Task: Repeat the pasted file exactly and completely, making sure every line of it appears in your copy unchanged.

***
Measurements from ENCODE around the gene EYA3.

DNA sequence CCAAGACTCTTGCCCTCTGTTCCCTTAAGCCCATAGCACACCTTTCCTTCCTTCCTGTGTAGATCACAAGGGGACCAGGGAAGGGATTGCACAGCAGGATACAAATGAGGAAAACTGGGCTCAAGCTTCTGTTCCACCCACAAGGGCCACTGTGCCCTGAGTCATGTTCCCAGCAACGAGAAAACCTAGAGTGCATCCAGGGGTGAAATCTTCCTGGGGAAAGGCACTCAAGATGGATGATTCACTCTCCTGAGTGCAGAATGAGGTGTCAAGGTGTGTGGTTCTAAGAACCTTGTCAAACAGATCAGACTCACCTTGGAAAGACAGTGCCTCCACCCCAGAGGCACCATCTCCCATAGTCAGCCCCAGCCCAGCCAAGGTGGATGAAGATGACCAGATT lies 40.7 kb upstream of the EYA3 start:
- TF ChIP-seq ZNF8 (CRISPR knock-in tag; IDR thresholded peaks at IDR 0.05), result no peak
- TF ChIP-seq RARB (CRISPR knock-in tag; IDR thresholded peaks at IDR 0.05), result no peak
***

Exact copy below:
Measurements from ENCODE around the gene EYA3.

DNA sequence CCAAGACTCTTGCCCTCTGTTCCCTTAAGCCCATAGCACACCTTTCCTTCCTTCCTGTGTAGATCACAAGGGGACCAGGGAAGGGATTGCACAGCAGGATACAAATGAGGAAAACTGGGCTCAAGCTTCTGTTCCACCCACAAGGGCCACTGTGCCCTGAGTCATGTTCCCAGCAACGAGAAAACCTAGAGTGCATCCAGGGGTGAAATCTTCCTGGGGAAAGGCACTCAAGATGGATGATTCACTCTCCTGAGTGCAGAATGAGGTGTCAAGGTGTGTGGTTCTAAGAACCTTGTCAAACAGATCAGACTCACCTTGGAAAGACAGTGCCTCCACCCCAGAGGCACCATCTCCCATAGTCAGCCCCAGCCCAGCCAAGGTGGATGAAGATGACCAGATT lies 40.7 kb upstream of the EYA3 start:
- TF ChIP-seq ZNF8 (CRISPR knock-in tag; IDR thresholded peaks at IDR 0.05), result no peak
- TF ChIP-seq RARB (CRISPR knock-in tag; IDR thresholded peaks at IDR 0.05), result no peak